A Taxi Driver and the Gwangju Uprising

A few days ago I watched the new Korean movie Taxi Driver (택시 운전사), directed by Jang Hoon (who was an assistant to Kim Kiduk for many years). I was compelled to see this movie since I became aware that it was a true story about the Gwangju uprising of May 1980. Even though the movie is in Korean with no subtitles, I didn’t want to pass up the chance to see this movie on it’s opening night. So I gathered some friends from work and we went.

The opening of the movie is quite light hearted, as we follow the taxi driver, Kim Man-seob (played by Song Kang-ho, a regularly appearing actor in many great movies by Park Chan-wook e.g. Thirst), around the streets of Seoul. The juxtaposition of the opening with the latter parts of the movie may be deliberate on the part of the writer/director. It draws you in and lowers you emotional guard to what is a deeply harrowing story.

Short on money, Kim Man-seob decides to take a job driving a reporter, Peter (based on the life of the late Jürgen Hinzpeter) to Gwangju, a distance of roughly 300km. Unbeknownst to the driver, the city of Gwangju is on military lock-down and they have to sneak and bluff their way through. This is indeed true, the city was cut off from the rest of the country and no-one knew what was going on there.

On the 18th May 1980, students at the Chonnam National University began protesting its closure. This was met by force from 30 paratroopers. Within a few days and many escalations, the conflict reach a deadly turning point when ROK soldiers fired indiscriminately into the crowd, killing and injuring hundreds of protesters. The government then blockaded the city and cut off telephone lines and other forms of communication. While inside the city the people declared Gwangju a ‘liberated’ city and had set up the Citizens’ and Student’s Settlement Committees and begun work negotiated with the army demanding the release of arrested citizens, compensation for victims as well as organising funerals, public campaigns, traffic control, withdrawal of weapons, and medical aid.

Peter was the only foreign journalist in Gwangju at the time and was welcomed warmly by everyone. It quickly became clear to him that his pictures and films of the violence and oppression by the ROK soldiers against the protesters must be spread world wide to shine a light on the situation. Within Korea the reporting of the Gwangju protest was highly biased towards the government side, and in fact the most informed Koreans were those living in Germany (there was and still is a large Korean community living in Germany), where the news of the Gwangju massacre first broke.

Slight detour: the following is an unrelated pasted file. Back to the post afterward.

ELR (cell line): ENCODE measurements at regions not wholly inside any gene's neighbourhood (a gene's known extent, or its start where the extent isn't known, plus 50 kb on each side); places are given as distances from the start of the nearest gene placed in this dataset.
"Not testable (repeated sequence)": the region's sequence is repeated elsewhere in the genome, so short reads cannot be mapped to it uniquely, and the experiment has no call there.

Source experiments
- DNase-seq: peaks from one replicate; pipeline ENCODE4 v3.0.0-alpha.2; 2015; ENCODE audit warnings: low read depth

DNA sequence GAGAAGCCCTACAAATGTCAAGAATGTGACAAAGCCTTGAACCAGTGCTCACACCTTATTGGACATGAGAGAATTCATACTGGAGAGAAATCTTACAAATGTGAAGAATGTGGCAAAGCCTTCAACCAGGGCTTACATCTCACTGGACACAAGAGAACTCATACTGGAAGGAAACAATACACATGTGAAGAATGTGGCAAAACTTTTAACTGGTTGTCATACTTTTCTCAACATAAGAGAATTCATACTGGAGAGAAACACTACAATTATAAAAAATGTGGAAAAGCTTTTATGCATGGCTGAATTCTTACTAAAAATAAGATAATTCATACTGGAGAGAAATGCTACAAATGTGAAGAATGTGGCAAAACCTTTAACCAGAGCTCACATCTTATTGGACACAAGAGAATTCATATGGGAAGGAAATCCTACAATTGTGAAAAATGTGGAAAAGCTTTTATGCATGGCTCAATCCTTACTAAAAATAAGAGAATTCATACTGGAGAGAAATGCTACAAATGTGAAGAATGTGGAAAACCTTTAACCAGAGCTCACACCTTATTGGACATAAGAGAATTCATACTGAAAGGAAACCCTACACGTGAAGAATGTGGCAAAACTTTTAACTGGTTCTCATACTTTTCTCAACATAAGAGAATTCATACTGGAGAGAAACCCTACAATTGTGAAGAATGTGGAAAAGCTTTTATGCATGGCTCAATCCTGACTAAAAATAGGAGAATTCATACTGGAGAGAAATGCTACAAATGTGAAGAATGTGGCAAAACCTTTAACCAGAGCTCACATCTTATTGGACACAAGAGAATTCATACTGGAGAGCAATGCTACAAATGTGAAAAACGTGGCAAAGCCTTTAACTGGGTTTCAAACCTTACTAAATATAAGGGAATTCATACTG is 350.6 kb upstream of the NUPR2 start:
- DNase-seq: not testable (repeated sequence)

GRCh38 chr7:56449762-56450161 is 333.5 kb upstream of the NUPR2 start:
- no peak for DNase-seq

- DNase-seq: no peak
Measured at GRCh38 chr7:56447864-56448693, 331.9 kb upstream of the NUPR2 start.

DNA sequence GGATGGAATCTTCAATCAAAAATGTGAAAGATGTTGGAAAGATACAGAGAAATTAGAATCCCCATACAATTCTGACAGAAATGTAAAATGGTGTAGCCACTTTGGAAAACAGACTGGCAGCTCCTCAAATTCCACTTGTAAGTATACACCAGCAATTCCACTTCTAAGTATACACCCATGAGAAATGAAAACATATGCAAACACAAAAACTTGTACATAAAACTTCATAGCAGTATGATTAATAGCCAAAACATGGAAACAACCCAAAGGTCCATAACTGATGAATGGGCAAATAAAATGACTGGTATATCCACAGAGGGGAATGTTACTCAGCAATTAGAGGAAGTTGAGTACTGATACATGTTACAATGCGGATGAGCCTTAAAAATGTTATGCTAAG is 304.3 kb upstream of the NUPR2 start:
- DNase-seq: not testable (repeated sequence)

The movie and the real life story of Gwangju is about the coming together of people against a tyrannical rule; taxi drivers acted at ambulances, house-wifes made and donated food, students and professors organized daily town hall style meetings to give everyone a voice. The movie is also a reminder to be cautious of our own government and the ‘official’ stories that they tell us. Unfortunately, as has been borne out of history, those who are in power will lie, cheat and even kill when that power or their legitimacy is questioned. Nonetheless, it must always be questioned.

[Interesting aside, while the reporter and the taxi driver are both based on real people, the taxi driver was never found by the reporter in real life after they separated. The real Jurgen speaks at the end of the movie, expressing his wish to meet him again. I wonder if, now that the movie and their story has spread, someone manages to find the illusive Kim Man-seob.]

Moebius – An Oedipal dark comedy

Some time ago I watched Kim Ki-duk’s new film, Möbius. Let me start by saying, I had been well warned about Kim’s movies, but undeterred I decided to give it a go, especially after sampling some of his earlier works, namely 3-iron (empty house) and Samaritan Girl. However this sampling was not nearly enough to prepare me for the grotesque movie that unfolded in front of my eyes. Möbius is a deplorable, filthy, indictment to all that is good and pure in the world. It is visually and psychologically disturbing to the core.

If for instance you never want to visualize a scene whereby a father helps his penisless son masturbate violently with a rock, then you might want to avoid this movie. All that being said, I think there are some interesting messages in this movie that are worth some reflection. But if you don’t want spoilers stop reading now. Check this trailer…

The shear repulsion of the visual and at the same time psychological display, forces you to disconnect with the literal story. It is raw imagery with no dialogue giving a sense of presence but at the same time the mind cannot seem to accept it.

At the start of the movie, the cheating father (played by Cho Jae-hyun, e.g bad guy from Master God of Noodles) is avenged by the mother (Lee Eun-woo), not directly but by attacking and severing the penis of the son (Seo Young-joo). The father, devastated by what has happened, searches for other ways for his son to have sexual pleasure. He discovers several techniques, some involve scratching the skin until it is almost worn away and the other is cutting the self with a knife. Both of which are successful in their aim of sexual pleasure but they leave behind painful wounds, reminding us in the most violent way that “there is no pleasure without pain”. The odd thing to notice is that at no time in the movie did the son indicate that he wanted or needed this form of pleasure. His father forced this solution onto him.